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Sarcoma
Volume 2016, Article ID 3547497, 8 pages
http://dx.doi.org/10.1155/2016/3547497
Research Article

Overall Survival and Response to Systemic Therapy in Metastatic Extrauterine Leiomyosarcoma

1Sarcoma Oncology Service, Department of Medicine, Memorial Sloan Kettering Cancer Center, 1275 York Avenue, New York, NY 10065, USA
2Weill Cornell Medical College, 1300 York Avenue, New York, NY 10065, USA
3Department of Radiology, Memorial Sloan Kettering Cancer Center, 1275 York Avenue, New York, NY 10065, USA
4Department of Epidemiology and Biostatistics, Memorial Sloan Kettering Cancer Center, 1275 York Avenue, New York, NY 10065, USA
5Department of Surgery, Memorial Sloan Kettering Cancer Center, 1275 York Avenue, New York, NY 10065, USA

Received 10 November 2015; Revised 18 March 2016; Accepted 28 March 2016

Academic Editor: Akira Kawai

Copyright © 2016 A. N. Shoushtari et al. This is an open access article distributed under the Creative Commons Attribution License, which permits unrestricted use, distribution, and reproduction in any medium, provided the original work is properly cited.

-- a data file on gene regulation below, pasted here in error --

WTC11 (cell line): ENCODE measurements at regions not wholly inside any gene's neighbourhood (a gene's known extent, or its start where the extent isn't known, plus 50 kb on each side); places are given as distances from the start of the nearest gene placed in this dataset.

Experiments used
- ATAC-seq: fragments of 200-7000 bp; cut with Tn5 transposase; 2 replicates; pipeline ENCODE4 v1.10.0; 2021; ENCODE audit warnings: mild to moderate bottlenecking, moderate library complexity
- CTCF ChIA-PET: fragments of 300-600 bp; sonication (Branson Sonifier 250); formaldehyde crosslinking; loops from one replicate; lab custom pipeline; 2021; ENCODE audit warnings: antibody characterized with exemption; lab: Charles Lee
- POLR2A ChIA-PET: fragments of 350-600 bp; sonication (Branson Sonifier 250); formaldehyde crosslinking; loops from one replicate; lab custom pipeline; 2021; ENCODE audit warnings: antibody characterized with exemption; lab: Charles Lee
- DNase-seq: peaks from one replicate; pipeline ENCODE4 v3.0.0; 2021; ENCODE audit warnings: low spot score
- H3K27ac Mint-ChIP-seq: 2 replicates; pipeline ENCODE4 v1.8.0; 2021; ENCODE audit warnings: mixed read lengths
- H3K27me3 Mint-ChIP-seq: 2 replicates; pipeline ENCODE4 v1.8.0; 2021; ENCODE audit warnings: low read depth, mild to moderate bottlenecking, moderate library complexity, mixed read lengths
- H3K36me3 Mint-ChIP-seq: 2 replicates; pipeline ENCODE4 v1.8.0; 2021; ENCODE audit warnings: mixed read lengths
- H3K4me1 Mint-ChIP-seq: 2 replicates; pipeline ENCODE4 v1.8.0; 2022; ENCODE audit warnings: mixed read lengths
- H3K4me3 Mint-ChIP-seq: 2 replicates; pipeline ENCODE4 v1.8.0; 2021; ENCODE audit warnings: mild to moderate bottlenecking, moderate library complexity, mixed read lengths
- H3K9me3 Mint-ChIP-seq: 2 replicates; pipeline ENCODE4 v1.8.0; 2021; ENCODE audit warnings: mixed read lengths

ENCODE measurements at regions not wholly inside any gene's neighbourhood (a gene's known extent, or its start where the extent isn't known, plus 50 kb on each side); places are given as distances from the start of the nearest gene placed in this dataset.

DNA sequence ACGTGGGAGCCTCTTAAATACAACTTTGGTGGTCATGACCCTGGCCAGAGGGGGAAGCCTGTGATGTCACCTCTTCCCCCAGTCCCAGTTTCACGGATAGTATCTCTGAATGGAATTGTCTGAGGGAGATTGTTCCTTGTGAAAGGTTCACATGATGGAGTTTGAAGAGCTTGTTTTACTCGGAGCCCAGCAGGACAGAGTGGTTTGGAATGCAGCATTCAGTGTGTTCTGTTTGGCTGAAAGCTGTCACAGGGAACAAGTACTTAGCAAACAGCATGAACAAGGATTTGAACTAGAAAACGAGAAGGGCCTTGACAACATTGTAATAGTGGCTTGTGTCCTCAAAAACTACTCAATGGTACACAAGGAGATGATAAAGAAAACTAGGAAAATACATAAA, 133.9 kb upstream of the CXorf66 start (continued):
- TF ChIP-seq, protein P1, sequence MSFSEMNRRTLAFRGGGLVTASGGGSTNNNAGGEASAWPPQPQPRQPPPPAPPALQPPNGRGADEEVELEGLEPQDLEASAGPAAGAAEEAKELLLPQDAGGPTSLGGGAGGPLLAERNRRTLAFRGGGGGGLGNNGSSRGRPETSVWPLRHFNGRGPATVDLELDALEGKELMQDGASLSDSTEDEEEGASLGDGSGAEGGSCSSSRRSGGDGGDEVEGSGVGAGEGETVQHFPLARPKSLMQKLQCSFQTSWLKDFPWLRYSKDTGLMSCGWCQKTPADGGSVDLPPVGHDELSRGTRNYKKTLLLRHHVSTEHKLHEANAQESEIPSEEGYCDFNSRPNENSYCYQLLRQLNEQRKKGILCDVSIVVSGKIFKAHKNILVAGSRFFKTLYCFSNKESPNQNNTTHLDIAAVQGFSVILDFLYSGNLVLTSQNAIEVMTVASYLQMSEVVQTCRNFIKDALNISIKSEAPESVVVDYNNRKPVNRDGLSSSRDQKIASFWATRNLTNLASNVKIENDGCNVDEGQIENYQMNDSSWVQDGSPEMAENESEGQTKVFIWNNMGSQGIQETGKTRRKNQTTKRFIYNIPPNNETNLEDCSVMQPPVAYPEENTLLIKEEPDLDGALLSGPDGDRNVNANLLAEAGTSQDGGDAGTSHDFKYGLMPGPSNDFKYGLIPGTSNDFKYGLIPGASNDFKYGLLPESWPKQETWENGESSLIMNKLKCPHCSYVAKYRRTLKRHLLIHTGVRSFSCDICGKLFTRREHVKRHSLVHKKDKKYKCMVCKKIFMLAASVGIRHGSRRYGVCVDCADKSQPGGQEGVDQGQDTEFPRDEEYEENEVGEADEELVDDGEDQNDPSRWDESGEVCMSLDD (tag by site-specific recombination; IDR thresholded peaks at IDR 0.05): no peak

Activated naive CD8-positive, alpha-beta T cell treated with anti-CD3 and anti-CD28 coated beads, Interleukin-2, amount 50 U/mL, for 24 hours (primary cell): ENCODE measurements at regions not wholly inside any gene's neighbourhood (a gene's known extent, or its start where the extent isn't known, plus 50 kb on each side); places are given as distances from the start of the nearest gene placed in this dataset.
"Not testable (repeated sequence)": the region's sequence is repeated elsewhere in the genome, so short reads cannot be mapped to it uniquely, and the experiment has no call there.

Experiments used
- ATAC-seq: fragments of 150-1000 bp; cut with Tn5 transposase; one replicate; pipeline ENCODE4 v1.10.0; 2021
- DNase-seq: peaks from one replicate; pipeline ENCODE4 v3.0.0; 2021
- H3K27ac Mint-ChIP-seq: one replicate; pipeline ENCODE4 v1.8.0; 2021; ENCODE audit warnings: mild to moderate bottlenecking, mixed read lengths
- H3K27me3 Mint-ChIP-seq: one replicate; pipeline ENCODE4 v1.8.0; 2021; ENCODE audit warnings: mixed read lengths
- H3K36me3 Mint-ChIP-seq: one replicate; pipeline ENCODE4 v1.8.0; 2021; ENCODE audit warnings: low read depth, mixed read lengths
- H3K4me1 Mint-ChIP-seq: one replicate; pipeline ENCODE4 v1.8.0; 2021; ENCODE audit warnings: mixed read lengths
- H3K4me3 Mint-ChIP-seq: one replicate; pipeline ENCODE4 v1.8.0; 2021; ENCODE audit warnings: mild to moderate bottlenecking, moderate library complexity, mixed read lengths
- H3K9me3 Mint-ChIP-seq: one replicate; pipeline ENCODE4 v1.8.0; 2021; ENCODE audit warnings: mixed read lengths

Abstract

Background. Leiomyosarcomas (LMS) represent a heterogeneous subset of soft tissue sarcomas. Factors influencing prognosis for patients with metastatic extrauterine LMS (euLMS) are not well described. Limited data are available regarding responses to systemic therapy. Methods. We collected clinical and pathologic information for all patients with metastatic euLMS seen at Memorial Sloan Kettering Cancer Center between 1989 and 2012. Objective responses to first-line therapy were analyzed for a subset of patients with available baseline and on-treatment imaging using RECIST 1.1. Results. 215 patients with metastatic euLMS had a median overall survival (OS) of 2.6 years from the time of metastasis. Older age, male sex, and ≥3 initial sites of metastasis were associated with worse OS on multivariate analysis. Objective response rate (ORR) in was 19% overall and 25%, 26%, and 25% for gemcitabine, gemcitabine plus docetaxel, and anthracycline-alkylator combinations. Patients whose tumors objectively responded to first-line therapy had a lower risk of death versus those who did not (Hazard Ratio 0.46; 95% CI: 0.26–0.79, ). Conclusions. Anthracycline- and gemcitabine-based regimens have similar activity in this cohort of euLMS. Prognostic factors for OS include older age, male sex, and ≥3 initial sites.